Skype recently introduced a feature designed to cement its place among business users who aren’t as interested in things like emoji reactions or “Stories.” It now supports conducting technical interviews via its service through a new Skype Interviews feature. From a dedicated website, interviewers can test candidates in seven programing languages over Skype using a real-time code editor.
The feature was introduced a few days ago as a technical preview, and currently only works in the browser version of Skype, Microsoft tells us.
Of course, there are already a number of solutions for conducting interviews with remote technical talent on the market, like HackerRank, Codility, Interview Zen, CoderPad, Remoteinterview.io, HireVue’s CodeVue (née CodeEval), and others.
But the benefit to using Skype is the platform’s ubiquity, which makes it a regular tool for doing remote video calls of any kind. Bundling in an interview testing feature within Skype could speed up the interview process, as subjects won’t have to switch to a different tool to complete the technical screening.
That’s often how these things go today – users have two different apps running at the same time, Skype for the call and a code editor. Skype Interviews instead lets you actually have the video call still displayed on top of the code editor in either Microsoft Edge or the Google Chrome (ver. 32+) web browser window. That way, the interviewer can provide the instructions and feedback as the candidate performs the tests.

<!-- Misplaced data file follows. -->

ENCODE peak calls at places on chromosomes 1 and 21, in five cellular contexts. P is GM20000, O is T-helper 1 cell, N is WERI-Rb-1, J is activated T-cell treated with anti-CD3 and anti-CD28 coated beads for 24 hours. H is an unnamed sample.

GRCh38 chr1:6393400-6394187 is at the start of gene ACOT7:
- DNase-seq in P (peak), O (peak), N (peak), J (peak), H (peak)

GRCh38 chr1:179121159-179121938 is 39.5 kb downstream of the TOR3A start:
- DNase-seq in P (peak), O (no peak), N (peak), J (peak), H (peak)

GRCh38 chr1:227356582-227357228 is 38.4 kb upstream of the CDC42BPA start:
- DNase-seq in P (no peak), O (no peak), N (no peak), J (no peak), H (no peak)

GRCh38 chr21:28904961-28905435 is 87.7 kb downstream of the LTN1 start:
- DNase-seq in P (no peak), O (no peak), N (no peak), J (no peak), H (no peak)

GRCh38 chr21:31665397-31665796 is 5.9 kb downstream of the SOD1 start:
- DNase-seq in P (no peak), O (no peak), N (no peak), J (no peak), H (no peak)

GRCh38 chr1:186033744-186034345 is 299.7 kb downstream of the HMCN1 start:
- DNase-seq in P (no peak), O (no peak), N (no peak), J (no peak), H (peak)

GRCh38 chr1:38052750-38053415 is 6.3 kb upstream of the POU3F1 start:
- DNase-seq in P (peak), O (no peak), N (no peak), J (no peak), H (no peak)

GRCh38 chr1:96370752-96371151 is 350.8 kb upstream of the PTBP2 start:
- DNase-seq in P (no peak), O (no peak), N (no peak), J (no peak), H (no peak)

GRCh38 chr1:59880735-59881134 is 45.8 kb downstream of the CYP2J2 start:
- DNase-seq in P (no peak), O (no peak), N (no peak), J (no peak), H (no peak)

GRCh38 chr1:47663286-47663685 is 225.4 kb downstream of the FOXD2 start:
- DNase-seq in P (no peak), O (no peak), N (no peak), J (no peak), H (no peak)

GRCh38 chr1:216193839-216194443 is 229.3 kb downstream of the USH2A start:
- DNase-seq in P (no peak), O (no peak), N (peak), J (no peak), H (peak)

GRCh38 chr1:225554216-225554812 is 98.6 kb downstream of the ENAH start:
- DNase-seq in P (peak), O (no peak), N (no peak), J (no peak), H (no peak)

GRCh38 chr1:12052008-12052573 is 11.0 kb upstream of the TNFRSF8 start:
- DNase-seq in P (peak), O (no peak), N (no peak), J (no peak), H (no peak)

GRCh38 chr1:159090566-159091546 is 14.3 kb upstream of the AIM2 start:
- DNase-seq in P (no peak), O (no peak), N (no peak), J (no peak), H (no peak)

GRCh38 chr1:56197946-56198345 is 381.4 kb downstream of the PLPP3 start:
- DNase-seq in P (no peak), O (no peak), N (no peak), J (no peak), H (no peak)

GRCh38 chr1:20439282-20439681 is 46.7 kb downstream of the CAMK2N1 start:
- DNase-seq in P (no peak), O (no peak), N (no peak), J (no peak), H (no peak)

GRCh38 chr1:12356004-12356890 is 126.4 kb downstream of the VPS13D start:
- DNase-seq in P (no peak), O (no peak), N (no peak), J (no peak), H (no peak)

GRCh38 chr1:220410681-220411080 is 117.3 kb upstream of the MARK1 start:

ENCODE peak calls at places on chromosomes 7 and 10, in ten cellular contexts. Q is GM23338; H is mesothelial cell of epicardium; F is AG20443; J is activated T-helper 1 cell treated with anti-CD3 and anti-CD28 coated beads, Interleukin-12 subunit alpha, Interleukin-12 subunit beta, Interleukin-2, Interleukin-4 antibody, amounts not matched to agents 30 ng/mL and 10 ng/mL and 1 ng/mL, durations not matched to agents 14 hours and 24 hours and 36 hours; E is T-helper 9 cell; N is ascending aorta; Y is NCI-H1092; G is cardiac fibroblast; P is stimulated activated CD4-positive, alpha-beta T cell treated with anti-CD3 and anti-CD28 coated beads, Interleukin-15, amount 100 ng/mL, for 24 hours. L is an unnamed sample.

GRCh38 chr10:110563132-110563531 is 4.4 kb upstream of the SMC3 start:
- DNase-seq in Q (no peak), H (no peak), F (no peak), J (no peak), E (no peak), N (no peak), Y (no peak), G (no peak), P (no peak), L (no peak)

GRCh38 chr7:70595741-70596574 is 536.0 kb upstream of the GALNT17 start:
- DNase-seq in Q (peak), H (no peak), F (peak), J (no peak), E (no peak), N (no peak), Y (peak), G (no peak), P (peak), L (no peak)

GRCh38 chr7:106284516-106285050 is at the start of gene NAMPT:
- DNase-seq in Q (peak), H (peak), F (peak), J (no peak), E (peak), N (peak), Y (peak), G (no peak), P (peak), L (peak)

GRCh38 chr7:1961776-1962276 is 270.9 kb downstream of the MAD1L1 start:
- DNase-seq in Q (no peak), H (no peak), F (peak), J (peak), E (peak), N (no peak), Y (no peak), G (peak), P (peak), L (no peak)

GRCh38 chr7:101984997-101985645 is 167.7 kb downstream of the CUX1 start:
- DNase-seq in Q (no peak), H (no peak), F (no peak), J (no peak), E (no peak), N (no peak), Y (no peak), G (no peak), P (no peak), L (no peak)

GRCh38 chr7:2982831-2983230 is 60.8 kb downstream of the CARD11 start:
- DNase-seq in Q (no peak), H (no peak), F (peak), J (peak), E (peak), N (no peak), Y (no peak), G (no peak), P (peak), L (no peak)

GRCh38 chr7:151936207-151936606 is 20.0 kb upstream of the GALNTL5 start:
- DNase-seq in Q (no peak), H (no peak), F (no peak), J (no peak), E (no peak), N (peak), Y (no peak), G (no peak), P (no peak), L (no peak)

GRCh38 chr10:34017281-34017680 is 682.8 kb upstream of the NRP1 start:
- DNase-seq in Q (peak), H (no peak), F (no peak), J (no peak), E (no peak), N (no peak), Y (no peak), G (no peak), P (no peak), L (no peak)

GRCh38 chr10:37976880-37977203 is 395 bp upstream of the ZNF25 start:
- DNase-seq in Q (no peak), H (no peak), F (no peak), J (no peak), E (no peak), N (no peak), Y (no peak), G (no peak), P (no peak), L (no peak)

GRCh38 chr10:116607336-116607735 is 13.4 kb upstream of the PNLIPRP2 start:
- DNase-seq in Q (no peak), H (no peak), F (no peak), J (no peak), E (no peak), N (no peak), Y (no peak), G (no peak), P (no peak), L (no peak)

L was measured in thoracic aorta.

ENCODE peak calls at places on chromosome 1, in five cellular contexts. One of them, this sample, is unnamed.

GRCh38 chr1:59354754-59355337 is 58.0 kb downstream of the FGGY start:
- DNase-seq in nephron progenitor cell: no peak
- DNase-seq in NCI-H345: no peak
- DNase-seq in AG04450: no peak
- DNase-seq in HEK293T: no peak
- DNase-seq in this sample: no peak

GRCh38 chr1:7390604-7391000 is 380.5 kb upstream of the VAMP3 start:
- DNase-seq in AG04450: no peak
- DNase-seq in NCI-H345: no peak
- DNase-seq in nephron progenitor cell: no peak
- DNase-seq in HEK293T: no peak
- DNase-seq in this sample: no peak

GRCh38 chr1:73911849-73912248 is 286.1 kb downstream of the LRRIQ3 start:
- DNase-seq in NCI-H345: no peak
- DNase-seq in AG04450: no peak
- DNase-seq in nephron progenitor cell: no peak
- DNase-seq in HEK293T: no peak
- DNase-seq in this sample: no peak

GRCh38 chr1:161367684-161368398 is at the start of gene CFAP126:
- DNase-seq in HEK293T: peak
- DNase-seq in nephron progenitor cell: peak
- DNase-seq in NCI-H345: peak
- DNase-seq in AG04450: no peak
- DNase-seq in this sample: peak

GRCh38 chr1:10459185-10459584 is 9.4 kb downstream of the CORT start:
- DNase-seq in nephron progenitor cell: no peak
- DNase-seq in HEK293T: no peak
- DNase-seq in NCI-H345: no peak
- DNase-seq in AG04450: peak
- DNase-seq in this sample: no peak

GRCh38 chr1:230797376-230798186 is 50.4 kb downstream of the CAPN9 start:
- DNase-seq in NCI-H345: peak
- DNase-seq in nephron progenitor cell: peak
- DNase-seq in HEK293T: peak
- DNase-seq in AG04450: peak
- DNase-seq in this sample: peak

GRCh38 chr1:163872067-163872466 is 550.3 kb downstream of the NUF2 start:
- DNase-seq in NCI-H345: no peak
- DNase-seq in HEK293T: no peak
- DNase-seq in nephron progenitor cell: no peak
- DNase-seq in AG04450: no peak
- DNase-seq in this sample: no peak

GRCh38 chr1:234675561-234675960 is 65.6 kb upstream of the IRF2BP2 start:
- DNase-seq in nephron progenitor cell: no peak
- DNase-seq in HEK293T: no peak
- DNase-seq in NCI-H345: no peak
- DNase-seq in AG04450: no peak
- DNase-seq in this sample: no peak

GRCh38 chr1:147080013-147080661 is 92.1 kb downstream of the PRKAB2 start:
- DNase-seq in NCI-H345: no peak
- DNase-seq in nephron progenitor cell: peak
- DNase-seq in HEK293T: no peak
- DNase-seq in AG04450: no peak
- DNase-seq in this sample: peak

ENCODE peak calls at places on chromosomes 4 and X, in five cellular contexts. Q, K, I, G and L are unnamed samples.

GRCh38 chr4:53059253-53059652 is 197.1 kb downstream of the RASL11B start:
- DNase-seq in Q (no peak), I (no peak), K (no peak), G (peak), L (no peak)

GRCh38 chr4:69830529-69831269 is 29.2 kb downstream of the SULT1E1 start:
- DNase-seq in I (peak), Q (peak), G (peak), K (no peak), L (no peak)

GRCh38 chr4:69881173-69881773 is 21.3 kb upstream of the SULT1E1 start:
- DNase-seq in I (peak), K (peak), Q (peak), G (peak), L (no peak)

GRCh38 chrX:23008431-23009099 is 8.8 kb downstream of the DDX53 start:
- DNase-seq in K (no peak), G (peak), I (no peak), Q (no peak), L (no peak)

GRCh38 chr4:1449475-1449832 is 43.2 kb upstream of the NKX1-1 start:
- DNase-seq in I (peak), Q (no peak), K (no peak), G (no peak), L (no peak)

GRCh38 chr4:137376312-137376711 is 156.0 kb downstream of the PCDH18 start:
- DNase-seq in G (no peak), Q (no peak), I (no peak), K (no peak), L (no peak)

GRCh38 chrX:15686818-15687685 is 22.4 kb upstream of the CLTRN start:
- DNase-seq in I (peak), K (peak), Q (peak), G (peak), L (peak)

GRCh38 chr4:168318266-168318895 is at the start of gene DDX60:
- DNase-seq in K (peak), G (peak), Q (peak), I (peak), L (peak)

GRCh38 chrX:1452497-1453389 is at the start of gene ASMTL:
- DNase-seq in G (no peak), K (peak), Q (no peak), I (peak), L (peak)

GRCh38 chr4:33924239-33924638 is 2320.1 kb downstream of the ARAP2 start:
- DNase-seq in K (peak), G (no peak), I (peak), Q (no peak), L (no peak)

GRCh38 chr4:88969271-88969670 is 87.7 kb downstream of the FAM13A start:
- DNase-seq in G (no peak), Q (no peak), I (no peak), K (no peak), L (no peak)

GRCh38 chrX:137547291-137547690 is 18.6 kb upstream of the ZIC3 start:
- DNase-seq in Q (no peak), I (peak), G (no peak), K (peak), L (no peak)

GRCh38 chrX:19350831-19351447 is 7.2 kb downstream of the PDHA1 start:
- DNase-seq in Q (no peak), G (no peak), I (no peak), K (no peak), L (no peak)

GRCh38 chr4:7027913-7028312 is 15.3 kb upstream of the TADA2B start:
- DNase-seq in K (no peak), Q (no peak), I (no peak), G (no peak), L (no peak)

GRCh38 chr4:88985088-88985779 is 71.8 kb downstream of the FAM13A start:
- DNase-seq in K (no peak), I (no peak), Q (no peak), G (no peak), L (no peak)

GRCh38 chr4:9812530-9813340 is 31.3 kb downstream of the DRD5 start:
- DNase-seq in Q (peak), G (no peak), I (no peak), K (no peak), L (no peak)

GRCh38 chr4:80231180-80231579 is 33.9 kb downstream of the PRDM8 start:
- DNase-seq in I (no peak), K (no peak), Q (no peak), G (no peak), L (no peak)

Meanwhile, the in-browser code editor lets candidates runs their code and check results, and it includes real-time inline syntax highlighting to help them catch mistakes.
The tool only requires the browser, set to English, and a visit to Skype.com. You don’t have to download the Skype app, or install plugins.
Instead, the interviewer just visits the Skype Interviews website and clicks “Start Interview” to begin. This will provide them with a unique link they can share however they see fit. Candidates can then click the link, and choose to sign into Skype or join as a guest after entering their name.
Interviewers can also test on multiple programming languages in the same session, as there’s a button in the upper-left that lets you switch between the various option.
The addition comes at a time when Skype rival Slack is gaining traction in the workplace. Last month, TechCrunch reported Slack is raising $250 million at a $5 billion valuation. Microsoft had once mulled an $8 billion bid for Slack, and Amazon has eyed the startup as well. But Microsoft ultimately decided to invest in making Skype more competitive in the business market. Adding a tool for HR departments and recruiters could play a role in furthering that agenda.
The feature is still in testing, as Microsoft is looking for feedback about the new addition. It did not say when the feature would exit preview mode, or if it would make a native app version available.